It’s only been a year since I got into this series, but The Last Magician is without a doubt the most underrated series I’ve ever read. It’s the perfect blend of fantasy and historical fiction, magic and wonder, and hits literally every single mark of what I look for in a series.
After discovering that this third book would not be the conclusion as I anticipated it being, and that it would now be stretched into a four book series, I wasn’t happy. I didn’t want to wait yet again for more of this story and just wanted to get to the ending. But I get it now. Though Maxwell covered so much in this third book, there are still so many things left to resolve, so much more to do, and I see why she needs more time. This isn’t a story that can be rushed or fixed with simple solutions; it needs to be thought out, it needs to be delicately crafted, and I’m confident that Maxwell is capable of doing just that. She has to be one of the most talented writers I’ve discovered in a while and I think if this was in other hands, this story would be an absolute disaster. But that speaks to Maxwell’s talent, which I’ve talked about before, so it makes me incredibly happy to still be thinking so on the third book.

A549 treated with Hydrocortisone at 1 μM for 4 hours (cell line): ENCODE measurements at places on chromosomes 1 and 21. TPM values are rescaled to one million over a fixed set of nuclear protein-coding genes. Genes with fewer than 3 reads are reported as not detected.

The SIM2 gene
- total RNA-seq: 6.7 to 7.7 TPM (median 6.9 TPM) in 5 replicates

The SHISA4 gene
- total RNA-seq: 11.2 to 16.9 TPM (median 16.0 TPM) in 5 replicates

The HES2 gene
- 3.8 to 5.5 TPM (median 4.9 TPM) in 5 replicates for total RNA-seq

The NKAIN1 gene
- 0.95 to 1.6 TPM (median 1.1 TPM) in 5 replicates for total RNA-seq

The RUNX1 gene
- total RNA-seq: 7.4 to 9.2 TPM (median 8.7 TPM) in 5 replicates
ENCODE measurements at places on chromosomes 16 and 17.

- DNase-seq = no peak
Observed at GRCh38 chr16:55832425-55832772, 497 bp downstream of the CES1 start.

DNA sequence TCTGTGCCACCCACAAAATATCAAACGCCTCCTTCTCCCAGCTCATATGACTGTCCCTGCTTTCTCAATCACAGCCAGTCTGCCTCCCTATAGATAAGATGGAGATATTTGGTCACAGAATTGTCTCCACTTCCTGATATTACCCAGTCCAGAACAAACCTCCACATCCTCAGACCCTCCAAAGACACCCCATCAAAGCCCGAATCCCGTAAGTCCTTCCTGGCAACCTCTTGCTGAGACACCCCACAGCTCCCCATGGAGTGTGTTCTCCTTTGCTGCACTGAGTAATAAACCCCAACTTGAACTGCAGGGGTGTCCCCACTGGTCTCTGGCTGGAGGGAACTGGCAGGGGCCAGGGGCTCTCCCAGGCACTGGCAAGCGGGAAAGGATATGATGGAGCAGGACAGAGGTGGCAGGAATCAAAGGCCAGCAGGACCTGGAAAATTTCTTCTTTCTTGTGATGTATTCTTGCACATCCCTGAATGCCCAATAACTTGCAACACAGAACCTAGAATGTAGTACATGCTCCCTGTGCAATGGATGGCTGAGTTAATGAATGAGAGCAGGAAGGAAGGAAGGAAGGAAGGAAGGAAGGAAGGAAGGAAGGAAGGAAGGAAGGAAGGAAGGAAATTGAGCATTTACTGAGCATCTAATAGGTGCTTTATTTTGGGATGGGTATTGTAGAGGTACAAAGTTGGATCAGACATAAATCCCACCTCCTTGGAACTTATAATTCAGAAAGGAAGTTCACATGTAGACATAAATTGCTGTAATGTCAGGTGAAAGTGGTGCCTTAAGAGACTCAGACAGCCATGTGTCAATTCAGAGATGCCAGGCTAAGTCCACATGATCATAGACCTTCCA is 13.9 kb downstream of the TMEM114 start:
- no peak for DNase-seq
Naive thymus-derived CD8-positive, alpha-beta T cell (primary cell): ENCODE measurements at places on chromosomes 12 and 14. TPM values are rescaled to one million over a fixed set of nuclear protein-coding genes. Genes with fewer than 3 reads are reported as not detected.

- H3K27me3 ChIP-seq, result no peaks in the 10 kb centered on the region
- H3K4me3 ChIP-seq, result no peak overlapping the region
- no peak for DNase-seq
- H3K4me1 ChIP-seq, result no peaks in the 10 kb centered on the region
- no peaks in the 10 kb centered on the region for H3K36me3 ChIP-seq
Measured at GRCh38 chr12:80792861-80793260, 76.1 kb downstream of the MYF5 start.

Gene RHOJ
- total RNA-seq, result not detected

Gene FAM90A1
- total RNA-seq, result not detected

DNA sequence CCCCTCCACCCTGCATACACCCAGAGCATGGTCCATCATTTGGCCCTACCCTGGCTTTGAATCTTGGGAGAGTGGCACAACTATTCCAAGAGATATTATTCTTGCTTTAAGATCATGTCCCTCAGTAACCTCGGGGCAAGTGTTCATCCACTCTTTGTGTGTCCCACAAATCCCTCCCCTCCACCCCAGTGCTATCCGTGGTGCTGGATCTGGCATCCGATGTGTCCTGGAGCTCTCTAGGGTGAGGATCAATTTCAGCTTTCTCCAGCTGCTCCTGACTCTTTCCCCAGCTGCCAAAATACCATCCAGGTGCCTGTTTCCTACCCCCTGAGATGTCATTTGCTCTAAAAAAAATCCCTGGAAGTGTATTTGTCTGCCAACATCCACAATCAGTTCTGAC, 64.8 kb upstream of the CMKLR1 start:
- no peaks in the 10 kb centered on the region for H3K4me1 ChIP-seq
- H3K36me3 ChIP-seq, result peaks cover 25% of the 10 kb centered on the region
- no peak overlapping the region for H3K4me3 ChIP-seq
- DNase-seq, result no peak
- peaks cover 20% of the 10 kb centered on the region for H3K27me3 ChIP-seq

This book picked up right where the last one left off, with Esta reeling from the fact that Harte left her alone and took the artifacts with him in 1904, and with Viola coming to terms with Jianyu fighting for his life in 1902. What I find interesting about this series and where we are in this book is how though we’re dealing with two very different timelines, it always feels like the same story. Because of Esta’s affinity, she is able to pull the strings of time and travel and go to any time in history she needs to, but whether the story takes place in 1902 or 1904 or 1952, the main characters are always battling against Jack Grew, the main antagonist, and trying to save magic. I think it’s really interesting to see how, in 1902, Jack is still grappling for power and control within the Order and that storyline of procuring the ring artifact involves so many different players, but then in the future years Esta is able to travel to, that image of Jack that they’re fighting has essentially done what he’d dreamt of in 1902. And while it looks and sounds dire, because Esta can time travel there’s never any lost hope just because Jack accomplished all those things and gained power through outlawing and attacking Maegus over the years. Though I’m firmly against time travel because no one ever seems to follow the rules, I really enjoy seeing it in this series because Esta never tries to work against her affinity or whatever ripples in the timeline she creates, but works with them. I like that she has a very strong understanding of time travel and history, which is a great reflection of Maxwell, and uses whatever year she ends up in to her advantage rather than just jumping back into time travel. A great example is how she and Harte travel to 1920 to procure an artifact and try to stop an attack on Maegus at the RNC to prevent a terrible future of Jack Grew as president. I like that Esta doesn’t just disregard the consequences of her time travel and regardless of what year she’s in, she’s always fighting to stop the Order and save magic. It makes it exciting and unpredictable, regardless of what plot timeline you’re following, because anything really can happen.